October 20, 2016
When ocean temperatures rise, tropical fish which struggled to adapt would rather pack up and move than adapt.
As climate change causes warmer ocean temperatures, temperature-sensitive coral reef fish tend to migrate to a cooler area if given the chance, according to a recent international study led by University of Copenhagen’s Adam Habary and supervised by UT Marine Science Institute postdoctoral fellow Jacob Johansen.
This study is the first to explore fish movement related to global warming, Johansen said.
“The question then arose, instead of sitting in a habitat where you’re essentially struggling to survive, why wouldn’t you just move?” Johansen said.
The researchers studied a species of damselfish, called Chromis viridis, from the Great Barrier Reef that is sensitive to temperature. Researchers acclimated the fish to a range of temperatures from 73 to 91 degrees Fahrenheit for more than six weeks. They then moved the fish into a two-chambered tank where the they could swim between chambers to increase or decrease the temperature. The experiment found the fish maintained the tank’s chamber at about 84 degrees, regardless of the temperature they had been acclimated to.
“We found that, when given the chance, fish sought out temperatures that they’ve evolved to be in over thousands of years to mitigate the impact of increasing temperatures,” Habary said. “Our study thus provides a mechanistic explanation for why we see fish relocate in this era of global warming.”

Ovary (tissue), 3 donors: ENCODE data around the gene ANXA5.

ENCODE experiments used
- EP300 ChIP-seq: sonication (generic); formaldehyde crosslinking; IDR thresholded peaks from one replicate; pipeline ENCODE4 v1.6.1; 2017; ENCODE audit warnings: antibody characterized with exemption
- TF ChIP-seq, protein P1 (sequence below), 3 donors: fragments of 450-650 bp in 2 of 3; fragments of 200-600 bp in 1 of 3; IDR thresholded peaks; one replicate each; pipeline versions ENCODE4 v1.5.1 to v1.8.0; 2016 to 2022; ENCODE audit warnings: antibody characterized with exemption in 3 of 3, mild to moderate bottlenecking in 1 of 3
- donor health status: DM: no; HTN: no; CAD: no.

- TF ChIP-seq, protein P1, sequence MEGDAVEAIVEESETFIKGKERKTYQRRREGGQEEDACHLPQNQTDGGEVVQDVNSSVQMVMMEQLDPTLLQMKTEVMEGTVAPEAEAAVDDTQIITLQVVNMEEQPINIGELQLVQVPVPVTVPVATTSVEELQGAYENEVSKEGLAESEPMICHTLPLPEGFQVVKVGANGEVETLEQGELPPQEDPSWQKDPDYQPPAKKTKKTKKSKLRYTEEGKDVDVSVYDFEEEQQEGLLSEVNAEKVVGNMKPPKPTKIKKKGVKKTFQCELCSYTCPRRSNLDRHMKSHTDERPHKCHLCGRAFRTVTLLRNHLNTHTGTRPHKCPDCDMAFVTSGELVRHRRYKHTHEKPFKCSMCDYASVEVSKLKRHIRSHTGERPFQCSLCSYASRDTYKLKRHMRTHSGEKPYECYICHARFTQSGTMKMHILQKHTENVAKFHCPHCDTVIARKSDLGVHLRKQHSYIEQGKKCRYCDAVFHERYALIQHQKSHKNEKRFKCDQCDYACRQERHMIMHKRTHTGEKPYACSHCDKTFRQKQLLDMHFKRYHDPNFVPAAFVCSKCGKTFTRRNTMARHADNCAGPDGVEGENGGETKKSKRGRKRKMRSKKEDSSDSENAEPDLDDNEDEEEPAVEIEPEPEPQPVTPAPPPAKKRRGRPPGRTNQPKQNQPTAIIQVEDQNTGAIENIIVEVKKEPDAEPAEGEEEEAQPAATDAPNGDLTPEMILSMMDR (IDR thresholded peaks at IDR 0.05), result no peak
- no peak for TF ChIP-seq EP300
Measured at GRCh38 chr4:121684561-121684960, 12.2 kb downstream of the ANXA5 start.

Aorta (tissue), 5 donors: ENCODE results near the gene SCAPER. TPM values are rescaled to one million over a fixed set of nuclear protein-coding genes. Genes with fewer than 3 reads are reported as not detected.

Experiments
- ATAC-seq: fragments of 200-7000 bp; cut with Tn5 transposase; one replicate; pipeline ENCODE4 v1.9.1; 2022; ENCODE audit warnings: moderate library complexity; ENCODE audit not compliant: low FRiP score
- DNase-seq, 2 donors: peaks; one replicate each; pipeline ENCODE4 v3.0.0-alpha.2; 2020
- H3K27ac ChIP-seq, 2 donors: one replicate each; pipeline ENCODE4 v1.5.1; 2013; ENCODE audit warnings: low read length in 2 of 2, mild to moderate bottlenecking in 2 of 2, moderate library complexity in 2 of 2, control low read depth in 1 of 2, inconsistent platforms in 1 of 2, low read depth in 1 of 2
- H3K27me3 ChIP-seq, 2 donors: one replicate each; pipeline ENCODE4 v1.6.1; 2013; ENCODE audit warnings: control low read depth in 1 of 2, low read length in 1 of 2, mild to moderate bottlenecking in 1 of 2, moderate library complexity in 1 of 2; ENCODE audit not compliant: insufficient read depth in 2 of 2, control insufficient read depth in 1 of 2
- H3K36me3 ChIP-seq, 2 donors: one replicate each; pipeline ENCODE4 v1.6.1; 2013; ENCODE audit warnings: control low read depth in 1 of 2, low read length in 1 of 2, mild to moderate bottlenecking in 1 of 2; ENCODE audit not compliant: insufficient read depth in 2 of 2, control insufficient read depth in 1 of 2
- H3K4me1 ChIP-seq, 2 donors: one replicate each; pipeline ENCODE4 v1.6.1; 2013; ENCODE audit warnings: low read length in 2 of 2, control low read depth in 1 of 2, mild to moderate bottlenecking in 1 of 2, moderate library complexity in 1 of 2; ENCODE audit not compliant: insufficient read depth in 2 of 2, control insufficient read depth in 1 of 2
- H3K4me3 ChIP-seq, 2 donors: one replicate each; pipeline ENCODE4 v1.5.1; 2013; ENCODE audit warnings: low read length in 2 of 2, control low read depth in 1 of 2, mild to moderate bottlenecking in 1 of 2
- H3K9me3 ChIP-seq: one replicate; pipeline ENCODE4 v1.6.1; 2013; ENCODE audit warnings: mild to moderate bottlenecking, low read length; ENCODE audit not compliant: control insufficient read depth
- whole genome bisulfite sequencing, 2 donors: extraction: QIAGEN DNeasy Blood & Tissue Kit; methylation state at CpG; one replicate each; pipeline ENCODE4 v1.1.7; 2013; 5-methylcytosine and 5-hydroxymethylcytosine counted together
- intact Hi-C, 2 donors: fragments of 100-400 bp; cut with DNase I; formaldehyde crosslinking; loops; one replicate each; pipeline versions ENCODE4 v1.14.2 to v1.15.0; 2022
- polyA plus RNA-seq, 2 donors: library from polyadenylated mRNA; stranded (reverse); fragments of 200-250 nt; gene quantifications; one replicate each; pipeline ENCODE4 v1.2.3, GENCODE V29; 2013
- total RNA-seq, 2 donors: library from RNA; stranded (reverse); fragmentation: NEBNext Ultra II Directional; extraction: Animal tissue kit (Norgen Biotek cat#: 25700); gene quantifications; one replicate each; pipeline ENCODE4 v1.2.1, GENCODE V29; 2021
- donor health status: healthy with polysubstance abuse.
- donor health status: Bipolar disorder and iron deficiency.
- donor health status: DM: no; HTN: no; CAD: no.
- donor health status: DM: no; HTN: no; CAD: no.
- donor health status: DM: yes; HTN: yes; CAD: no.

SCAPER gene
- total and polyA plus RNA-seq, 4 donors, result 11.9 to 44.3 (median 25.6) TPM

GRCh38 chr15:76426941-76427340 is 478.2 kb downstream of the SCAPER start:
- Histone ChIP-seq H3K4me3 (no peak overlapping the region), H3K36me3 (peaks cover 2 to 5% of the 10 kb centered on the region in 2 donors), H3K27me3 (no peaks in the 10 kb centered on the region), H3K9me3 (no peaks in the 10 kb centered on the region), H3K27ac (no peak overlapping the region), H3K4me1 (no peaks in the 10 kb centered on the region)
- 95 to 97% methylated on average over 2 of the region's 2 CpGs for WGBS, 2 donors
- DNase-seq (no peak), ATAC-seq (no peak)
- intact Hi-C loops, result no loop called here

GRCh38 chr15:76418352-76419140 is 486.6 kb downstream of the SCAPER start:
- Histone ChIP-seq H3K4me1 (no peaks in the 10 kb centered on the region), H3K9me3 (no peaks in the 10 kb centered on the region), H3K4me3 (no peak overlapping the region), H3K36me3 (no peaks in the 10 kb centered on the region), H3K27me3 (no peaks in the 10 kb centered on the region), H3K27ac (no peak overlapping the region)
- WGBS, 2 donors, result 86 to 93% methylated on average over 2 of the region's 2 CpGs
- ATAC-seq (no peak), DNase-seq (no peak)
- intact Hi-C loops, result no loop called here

According to Johansen, previous research found that fish may be able to partially adapt to warmer temperatures, but certain important functions, such as growth, reproduction and metabolism, don’t work as well. Jodie Rummer, a senior research fellow at James Cook University in Australia and one of the co-authors of the study, said the fish tended to choose the temperature at which these physiological functions work best.
“They’re choosing a temperature that’s maximizing metabolic functions, where being alive is the cheapest and most effective,” Rummer said. “All of the basic maintenance costs of being alive become much more expensive under high temperatures.”
However, changing habitats brings its own challenges, according to Johansen. For example, fish that are dependent on specific species of coral have more difficulty migrating since the coral is unable to move to cooler areas as fast as temperatures are rising. Any new area that these fish move into will probably not be devoid of competition, either.
“If you’re a fish, sitting in your habitat where you have evolved, you have your own little niche and you’re doing well, and you want to move into a new habitat, obviously … there’s going to be lots of species already living there,” Johansen said.
Rummer said the ideal temperature for the fish is 84 degrees — the average summer temperature in the Great Barrier Reef. Climate change toward the end of the century could raise this average to 91 degrees, and the reef already briefly experienced these higher temperatures this summer.
“Those upper temperatures are kind of worst-case scenarios for these fish,” Rummer said. “It really tells us a lot about some of the limitations that these populations of fish might have, not only now but into the future.”
Johansen said oceans are warming faster now than at any time in recorded human history, and that the challenges caused by fish moving into already inhabited ecosystems raises questions about competition between native and invasive species relocating due to ocean warming.
“It’s a very complex question and it’s definitely not necessarily good news that a species can survive by moving, obviously for [those] other than that species.” Johansen said. “It’s a cause for concern at the same time as being a little glimmer of hope, but it’s something that needs to be studied much, much more before we have a full understanding of what’s going on.”